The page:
Understanding Medicare Enrollment Periods

Medicare Insurance can be very complex for the average Joe to understand. You think trying to understand all of the insurance elements is difficult? How about understanding when you can change from your current Medicare Insurance plan. That is a common topic that has been arising more often these days and we want to address this issue.
Medicare Enrollment Period
Let’s start from the beginning. Your Initial Enrollment Period (IEP) starts at age 65 and you can enroll as early as 3 months prior to your birthday month and it ends 3 months after your birthday month. So if your birthday is in April, you can start enrolling in Part A & B in January and you would have until July to have something in place. If you enroll in the 3 months after your birthday month, your Medicare coverage will start the 1st of the following month that you enrolled.

The next and most common period is the Annual Open Enrollment. (AEP) which we have previously discussed. In a nutshell, it’s the time of year when you can change your Medicare Advantage plan to another Medicare Advantage plan of equal or lesser value. More often than not, you will change to a plan that has better benefits or maybe your current plan is no longer going to be offering services in your region.

The most difficult to understand is the Special Enrollment Period (SEP). There are multiple qualifying events that would qualify you for a Special Enrollment Period if:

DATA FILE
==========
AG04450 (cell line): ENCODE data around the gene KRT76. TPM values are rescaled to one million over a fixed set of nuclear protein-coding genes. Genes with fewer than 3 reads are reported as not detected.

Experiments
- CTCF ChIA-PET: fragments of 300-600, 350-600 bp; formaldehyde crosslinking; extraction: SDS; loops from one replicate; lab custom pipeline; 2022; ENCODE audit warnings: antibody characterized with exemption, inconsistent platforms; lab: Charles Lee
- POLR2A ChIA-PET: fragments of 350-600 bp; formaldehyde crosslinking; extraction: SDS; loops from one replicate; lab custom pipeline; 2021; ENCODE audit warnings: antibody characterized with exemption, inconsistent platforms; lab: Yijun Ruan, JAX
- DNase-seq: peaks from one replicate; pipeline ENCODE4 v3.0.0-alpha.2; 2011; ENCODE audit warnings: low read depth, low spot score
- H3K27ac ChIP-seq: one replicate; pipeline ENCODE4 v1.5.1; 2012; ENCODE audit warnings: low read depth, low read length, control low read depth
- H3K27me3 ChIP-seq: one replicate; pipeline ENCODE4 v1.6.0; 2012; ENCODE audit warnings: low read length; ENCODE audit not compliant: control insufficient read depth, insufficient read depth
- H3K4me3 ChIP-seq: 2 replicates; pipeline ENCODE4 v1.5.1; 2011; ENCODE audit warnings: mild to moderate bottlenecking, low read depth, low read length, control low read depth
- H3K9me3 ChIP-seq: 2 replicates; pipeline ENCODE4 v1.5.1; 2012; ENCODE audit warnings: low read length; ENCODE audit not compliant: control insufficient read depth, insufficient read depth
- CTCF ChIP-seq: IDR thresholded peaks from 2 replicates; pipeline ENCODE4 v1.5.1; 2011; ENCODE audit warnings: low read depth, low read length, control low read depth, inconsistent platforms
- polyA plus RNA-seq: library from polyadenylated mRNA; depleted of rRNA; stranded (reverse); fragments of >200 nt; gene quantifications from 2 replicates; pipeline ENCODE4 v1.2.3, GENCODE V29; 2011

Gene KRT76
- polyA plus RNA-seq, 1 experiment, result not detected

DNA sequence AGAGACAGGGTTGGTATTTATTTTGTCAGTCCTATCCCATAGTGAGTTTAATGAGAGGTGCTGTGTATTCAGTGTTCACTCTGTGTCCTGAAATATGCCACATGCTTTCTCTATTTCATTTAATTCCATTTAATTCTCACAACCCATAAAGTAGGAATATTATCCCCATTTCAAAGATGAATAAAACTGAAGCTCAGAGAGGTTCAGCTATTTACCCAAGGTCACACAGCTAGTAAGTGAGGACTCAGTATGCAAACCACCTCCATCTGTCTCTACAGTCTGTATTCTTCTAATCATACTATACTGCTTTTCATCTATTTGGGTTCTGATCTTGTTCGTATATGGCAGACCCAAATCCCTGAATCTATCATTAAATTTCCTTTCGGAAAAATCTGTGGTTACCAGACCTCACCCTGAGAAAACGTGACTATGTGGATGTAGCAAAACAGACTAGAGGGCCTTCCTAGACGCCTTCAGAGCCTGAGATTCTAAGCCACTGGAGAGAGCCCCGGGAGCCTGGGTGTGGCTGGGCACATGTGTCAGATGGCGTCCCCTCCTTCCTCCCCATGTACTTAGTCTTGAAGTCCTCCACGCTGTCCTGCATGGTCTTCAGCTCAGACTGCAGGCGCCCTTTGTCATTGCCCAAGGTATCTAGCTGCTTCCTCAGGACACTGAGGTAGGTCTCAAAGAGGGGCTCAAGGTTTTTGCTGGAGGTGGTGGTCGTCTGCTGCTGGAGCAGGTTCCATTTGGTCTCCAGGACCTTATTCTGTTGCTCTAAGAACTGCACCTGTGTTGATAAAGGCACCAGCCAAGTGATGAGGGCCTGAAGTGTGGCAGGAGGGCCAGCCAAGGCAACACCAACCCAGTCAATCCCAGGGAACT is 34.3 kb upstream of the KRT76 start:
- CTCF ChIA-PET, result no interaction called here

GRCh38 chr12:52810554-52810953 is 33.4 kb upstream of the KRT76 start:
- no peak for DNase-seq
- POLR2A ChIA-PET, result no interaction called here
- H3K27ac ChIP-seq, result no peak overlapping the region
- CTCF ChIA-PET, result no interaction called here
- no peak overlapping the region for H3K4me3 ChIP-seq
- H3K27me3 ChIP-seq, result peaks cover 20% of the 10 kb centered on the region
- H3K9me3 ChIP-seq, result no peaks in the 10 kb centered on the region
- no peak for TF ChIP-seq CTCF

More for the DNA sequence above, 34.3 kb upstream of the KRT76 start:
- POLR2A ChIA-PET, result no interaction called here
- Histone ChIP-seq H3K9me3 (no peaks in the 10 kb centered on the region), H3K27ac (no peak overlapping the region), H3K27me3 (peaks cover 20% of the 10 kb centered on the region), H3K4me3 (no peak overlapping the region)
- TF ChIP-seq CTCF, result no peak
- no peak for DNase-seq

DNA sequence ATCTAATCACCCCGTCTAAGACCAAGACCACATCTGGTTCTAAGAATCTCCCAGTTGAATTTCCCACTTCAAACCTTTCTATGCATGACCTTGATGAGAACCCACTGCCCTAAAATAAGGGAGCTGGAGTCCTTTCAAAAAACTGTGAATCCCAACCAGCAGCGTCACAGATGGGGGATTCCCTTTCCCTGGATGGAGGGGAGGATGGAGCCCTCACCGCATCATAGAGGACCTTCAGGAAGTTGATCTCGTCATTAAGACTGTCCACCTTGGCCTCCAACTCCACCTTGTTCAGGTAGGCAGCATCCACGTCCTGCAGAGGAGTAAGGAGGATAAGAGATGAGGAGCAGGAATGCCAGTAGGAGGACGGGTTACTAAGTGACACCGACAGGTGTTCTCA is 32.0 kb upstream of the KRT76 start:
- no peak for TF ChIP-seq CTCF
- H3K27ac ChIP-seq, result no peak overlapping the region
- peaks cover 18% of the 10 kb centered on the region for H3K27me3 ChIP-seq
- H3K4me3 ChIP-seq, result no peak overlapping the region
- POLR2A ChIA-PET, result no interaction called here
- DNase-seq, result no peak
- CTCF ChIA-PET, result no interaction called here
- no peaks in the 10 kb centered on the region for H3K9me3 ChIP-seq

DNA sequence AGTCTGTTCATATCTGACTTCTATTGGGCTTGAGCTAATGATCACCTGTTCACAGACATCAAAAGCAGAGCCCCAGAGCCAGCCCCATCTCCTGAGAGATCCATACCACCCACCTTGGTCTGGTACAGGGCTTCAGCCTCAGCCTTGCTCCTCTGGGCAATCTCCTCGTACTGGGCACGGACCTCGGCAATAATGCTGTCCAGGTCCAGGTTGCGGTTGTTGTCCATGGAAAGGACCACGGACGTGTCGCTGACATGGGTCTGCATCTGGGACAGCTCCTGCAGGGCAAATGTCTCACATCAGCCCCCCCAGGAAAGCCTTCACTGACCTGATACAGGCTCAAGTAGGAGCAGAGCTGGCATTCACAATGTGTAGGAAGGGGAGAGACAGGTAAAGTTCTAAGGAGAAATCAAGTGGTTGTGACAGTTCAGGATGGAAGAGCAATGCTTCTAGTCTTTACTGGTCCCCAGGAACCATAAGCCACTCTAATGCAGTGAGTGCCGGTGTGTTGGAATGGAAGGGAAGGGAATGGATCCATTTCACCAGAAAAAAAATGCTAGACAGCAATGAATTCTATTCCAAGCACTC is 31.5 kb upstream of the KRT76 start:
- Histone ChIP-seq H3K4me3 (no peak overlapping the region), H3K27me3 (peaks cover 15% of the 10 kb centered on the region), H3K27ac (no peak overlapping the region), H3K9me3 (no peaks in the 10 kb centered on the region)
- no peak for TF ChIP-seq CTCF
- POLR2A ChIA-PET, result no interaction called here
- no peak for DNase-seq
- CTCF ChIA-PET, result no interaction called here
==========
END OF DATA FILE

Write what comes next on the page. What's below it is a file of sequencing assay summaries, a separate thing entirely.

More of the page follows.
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  • You lost your creditable drug coverage due to no fault of your own
  • You drop employer/union health and/or drug coverage from current or former employer
  • You are institutionalized
  • You are enrolled in a qualified State Pharmaceutical Assistance Program (SPAP) or lose eligibility
  • You have Extra Help (State Medicad or SSI benefits)
  • You want to disenroll from the FIRST Medicare Advantage plan you ever enrolled in
  • You enroll or disenroll from PACE
  • You permanently move (Your coverage may not be available)
  • You join or lose eligibility for a Special Needs Plan (SNP)
  • You have had Medicare eligibility issues (retroactive enrollment)
  • There was Contract violations, misleading marketing or enrollment errors from your current carrier
  • You current Medicare private health or drug plan no longer offers it in your area
  • You disenroll from your current Medicare Advantage plan from Jan 1-Feb 14
  • You experience a n “exceptional experience” by request to CMS only
  • You qualify for a new Medicare Part D Initial Enrollment Period at age 65

These events will allow you to make the necessary changes to your Medicare Health plan. However, some of these Special Enrollment Periods only last for a specific amount of time so do not procrastinate! For more information on Medicare Insurance please talk to one of our insurance professionals for updates, news, quotes and online applications.

2 thoughts on “Understanding Medicare Enrollment Periods”

  1. I just found out I am losing my Medicare Advantage coverage so does this mean I can enroll in another plan even with my current health conditions?

    1. Good Question Betty! Since you are losing coverage to no fault of your own, than Yes you can switch to any other plan in your area on a Guaranteed Issue basis. Regardless of your medical history or conditions you can switch to a Medicare Supplement and/or another Medicare Advantage plan.

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